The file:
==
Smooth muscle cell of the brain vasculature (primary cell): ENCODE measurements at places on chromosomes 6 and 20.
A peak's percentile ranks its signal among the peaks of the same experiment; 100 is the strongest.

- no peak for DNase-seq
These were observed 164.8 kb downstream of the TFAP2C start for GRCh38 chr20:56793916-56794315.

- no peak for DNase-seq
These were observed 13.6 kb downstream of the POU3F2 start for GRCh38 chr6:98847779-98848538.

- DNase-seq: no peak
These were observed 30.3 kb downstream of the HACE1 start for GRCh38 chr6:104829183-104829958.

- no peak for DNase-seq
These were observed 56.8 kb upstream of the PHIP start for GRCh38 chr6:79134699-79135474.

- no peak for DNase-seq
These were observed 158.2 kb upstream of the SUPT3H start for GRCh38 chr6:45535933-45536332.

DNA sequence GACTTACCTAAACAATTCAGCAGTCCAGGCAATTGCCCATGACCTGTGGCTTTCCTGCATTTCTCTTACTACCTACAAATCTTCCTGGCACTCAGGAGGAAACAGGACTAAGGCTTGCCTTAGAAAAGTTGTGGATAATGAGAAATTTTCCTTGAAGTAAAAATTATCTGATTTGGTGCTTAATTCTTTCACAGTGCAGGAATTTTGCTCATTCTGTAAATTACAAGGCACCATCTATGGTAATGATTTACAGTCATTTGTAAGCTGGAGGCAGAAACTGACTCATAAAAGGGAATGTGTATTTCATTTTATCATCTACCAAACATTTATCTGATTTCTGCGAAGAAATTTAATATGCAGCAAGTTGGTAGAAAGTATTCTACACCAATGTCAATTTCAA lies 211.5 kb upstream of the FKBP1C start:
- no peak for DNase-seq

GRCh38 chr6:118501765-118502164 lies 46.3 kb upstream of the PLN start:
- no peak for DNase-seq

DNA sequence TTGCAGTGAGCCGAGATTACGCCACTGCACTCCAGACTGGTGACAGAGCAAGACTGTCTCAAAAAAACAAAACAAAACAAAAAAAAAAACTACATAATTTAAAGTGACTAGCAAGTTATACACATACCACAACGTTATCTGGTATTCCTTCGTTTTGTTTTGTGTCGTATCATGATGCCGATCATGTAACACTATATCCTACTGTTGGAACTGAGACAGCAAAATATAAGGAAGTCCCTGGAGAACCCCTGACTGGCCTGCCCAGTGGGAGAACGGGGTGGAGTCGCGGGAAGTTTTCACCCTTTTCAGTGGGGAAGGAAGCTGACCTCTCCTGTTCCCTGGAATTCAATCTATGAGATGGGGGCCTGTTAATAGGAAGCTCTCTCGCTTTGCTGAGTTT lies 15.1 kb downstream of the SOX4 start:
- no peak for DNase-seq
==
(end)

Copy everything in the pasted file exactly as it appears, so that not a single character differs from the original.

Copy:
Smooth muscle cell of the brain vasculature (primary cell): ENCODE measurements at places on chromosomes 6 and 20.
A peak's percentile ranks its signal among the peaks of the same experiment; 100 is the strongest.

- no peak for DNase-seq
These were observed 164.8 kb downstream of the TFAP2C start for GRCh38 chr20:56793916-56794315.

- no peak for DNase-seq
These were observed 13.6 kb downstream of the POU3F2 start for GRCh38 chr6:98847779-98848538.

- DNase-seq: no peak
These were observed 30.3 kb downstream of the HACE1 start for GRCh38 chr6:104829183-104829958.

- no peak for DNase-seq
These were observed 56.8 kb upstream of the PHIP start for GRCh38 chr6:79134699-79135474.

- no peak for DNase-seq
These were observed 158.2 kb upstream of the SUPT3H start for GRCh38 chr6:45535933-45536332.

DNA sequence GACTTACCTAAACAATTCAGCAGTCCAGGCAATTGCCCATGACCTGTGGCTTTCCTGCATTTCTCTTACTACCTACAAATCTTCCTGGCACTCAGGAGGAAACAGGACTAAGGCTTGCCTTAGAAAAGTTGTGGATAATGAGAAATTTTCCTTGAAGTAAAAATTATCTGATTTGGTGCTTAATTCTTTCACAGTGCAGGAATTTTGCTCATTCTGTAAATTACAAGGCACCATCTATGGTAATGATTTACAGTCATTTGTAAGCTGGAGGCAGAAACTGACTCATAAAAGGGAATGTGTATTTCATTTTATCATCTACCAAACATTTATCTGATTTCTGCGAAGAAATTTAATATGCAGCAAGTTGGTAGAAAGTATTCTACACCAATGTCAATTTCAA lies 211.5 kb upstream of the FKBP1C start:
- no peak for DNase-seq

GRCh38 chr6:118501765-118502164 lies 46.3 kb upstream of the PLN start:
- no peak for DNase-seq

DNA sequence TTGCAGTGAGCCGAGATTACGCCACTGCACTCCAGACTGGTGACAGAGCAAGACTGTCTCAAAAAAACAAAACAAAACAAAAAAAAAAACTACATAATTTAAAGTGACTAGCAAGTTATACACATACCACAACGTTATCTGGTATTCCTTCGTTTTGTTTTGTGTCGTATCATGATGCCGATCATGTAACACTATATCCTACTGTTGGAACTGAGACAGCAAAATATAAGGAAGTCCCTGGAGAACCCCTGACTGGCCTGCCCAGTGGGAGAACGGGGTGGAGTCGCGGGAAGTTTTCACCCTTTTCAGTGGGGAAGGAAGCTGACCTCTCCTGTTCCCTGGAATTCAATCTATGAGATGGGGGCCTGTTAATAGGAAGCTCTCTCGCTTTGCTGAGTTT lies 15.1 kb downstream of the SOX4 start:
- no peak for DNase-seq